Saying Farewell as Your Grades 3-5 Advisor

By Victoria Jasztal on June 11, 2010
  • Grades: 3–5

I wanted to take a few moments to take the time to thank you for visiting the Classroom Solutions weblog at Scholastic this past year. Being the grades 3-5 teacher advisor was a "dream come true" for me, as I have loved Scholastic since I indulged in The Baby-Sitters Club series as a child. Posting the weekly topics was an intriguing opportunity. Read more to read about this whirlwind of a year, from the time I found out I was going to be an advisor to the bittersweet departure yesterday.


I found out I was going to be the 2009-2010 Scholastic teacher advisor for grades 3-5 in April 2009. I was actually asked in March because Angela Bunyi had found some resources on my website that she really enjoyed and she thought I would be a great asset. The honor in my heart was immense! Immediately, I responded to the e-mail with "Definitely? Are you kidding?", waiting patiently to see whether I was meant to have this opportunity in my life. When I found out, I literally screamed and danced around my house. I was heading to New York City in May to meet an incredible team of teachers, and Scholastic was incredibly accomodating. I was very blessed to meet Megan, Eric, Stacey, Justin, and the editors/other individuals who work with us. Even having a photo shoot was exciting; I never thought I would be a part of an "official" photo shoot!

Pondering on what my first posts would be here was not difficult at all. It all started with The Nuts and Bolts of Classroom Organization. I remember how excited I was this past August to seperate my books into bins for the first time, and the entire year, it worked out wonderfully! When Open House approached, I made sure I knew every student's name and that (s)he felt welcome as a part of a classroom "family". August and September brought experiences from putting on a What Is History? presentation to preparing to make salt dough maps of Florida. We made edible cells and completed many collaborative activities getting to know one another.

October, November, and December brought finishing the salt dough maps to dissecting owl pellets to incorporating Halloween science experiments to learning about community service by making hope chests for the cancer patients at All Children's Hospital in St. Petersburg, Florida. We also were invited to decorate the Christmas tree at City Hall with our kindergarten Book Buddies, and we went on a field trip to the local environmental center, as other fourth grade classes in our district also do. The largest challenge for me was incorporating hands-on math, yet I feel I did pretty well in the long run. This next year will be even better!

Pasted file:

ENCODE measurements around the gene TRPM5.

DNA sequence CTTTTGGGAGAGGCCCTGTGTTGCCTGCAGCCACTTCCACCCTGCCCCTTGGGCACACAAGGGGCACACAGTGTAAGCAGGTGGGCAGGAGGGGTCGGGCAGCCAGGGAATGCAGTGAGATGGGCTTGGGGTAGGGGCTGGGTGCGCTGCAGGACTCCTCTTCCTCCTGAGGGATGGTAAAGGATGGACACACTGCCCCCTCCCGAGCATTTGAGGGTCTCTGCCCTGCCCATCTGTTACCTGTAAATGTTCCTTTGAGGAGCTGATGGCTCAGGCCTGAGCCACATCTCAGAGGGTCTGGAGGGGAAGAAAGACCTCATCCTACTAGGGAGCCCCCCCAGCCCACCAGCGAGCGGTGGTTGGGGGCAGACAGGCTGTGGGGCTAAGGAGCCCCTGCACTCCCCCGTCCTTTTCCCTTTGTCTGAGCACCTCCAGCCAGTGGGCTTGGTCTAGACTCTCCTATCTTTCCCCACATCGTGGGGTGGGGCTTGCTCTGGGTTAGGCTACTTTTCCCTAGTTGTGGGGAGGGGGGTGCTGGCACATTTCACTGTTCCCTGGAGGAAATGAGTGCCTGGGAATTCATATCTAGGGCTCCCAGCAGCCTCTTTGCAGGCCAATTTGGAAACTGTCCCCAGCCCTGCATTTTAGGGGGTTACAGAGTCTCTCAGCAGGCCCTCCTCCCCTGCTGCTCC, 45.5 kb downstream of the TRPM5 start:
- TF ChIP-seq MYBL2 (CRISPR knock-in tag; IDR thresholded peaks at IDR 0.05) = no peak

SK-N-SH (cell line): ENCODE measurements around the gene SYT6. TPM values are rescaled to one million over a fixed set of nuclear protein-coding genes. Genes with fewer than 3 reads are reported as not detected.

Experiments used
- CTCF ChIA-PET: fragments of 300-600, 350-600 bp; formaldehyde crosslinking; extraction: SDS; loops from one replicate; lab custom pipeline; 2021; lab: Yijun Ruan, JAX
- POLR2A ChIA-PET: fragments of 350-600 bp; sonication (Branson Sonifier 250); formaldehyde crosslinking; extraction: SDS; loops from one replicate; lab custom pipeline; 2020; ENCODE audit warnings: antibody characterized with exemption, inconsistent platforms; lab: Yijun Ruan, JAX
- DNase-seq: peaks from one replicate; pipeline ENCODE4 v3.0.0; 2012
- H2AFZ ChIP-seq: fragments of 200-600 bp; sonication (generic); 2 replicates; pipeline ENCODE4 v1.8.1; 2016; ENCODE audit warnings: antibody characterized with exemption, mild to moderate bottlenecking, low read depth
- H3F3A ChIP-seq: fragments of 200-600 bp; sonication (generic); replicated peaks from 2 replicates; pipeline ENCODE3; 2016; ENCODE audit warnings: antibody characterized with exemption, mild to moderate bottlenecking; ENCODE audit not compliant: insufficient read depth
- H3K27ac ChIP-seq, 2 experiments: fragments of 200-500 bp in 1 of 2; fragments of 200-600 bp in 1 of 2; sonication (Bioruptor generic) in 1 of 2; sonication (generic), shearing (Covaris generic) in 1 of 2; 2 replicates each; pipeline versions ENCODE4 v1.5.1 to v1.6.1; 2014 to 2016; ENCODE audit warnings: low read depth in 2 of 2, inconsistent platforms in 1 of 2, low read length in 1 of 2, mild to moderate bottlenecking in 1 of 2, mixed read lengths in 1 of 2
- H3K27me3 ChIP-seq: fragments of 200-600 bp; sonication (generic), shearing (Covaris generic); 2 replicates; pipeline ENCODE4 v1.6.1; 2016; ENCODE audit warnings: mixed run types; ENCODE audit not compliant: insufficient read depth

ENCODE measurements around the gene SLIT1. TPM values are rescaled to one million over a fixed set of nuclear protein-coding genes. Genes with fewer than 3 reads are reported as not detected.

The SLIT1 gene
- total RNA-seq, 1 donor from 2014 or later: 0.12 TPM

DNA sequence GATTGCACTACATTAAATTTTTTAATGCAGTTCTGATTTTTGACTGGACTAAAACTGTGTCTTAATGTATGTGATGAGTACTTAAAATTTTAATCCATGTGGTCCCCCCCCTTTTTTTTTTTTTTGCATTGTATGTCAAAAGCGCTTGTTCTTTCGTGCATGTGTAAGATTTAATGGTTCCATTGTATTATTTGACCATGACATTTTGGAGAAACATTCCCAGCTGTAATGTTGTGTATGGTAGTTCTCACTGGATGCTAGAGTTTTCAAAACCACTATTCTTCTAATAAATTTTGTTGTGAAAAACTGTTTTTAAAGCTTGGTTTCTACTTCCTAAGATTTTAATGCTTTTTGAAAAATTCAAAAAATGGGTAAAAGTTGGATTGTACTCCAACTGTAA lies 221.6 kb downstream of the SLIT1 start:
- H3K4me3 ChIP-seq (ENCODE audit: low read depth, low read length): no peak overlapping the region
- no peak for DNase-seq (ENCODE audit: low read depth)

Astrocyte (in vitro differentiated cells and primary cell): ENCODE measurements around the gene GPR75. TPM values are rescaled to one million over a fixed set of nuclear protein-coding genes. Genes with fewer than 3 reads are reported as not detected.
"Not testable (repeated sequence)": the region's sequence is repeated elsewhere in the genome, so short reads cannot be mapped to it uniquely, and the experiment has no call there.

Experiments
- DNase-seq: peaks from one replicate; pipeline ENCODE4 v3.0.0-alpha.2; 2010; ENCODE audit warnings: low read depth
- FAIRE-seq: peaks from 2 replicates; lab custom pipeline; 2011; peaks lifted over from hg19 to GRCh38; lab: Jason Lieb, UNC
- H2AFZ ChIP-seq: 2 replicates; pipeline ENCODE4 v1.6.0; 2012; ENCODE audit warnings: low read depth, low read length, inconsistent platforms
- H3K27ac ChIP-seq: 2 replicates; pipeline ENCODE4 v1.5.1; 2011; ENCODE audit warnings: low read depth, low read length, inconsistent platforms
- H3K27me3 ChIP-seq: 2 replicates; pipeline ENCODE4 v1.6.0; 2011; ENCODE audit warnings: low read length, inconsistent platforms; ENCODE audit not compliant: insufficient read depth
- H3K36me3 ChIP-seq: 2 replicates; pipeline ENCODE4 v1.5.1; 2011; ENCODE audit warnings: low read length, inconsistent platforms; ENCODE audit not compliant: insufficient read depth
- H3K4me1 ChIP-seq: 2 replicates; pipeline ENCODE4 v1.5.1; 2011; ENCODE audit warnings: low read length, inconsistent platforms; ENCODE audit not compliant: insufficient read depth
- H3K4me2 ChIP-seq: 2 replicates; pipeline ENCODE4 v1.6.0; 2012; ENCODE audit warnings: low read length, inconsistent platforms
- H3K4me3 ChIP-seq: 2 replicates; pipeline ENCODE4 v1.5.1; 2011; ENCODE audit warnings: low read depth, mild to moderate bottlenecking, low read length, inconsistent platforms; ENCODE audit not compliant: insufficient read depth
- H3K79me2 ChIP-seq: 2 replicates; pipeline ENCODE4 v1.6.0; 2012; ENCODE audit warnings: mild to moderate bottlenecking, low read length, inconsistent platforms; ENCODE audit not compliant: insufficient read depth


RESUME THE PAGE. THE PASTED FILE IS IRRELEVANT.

January 2010 was an ambitious month! I wrote my favorite post of the year, A New Year and Decade: A Stronger Teacher. I worked EXTREMELY hard to prepare my students for the FCAT, and I incorporated the plethora of ideas I posted to expose them to a variety of topics. I exposed my students to an incredible piece of historical fiction, Number the Stars by Lois Lowry. Electricity is what we studied in science, as we built different kinds of electrical circuits. February continued many of these studies, and we learned a great deal about Thomas Alva Edison. Eventually, state testing came in March, which led to our first major field trip to the Renaissance Festival in Tampa, Florida.

From there, we also had the opportunity to go to Gainesville to see the University of Florida and the Florida Museum of Natural History. Eventually, the greatest of all field trips came for my students: the annual field trip to St. Augustine, which is special because I went to Flagler College from 2000-2004 and I enjoy exposing my students to the historical culture of the city.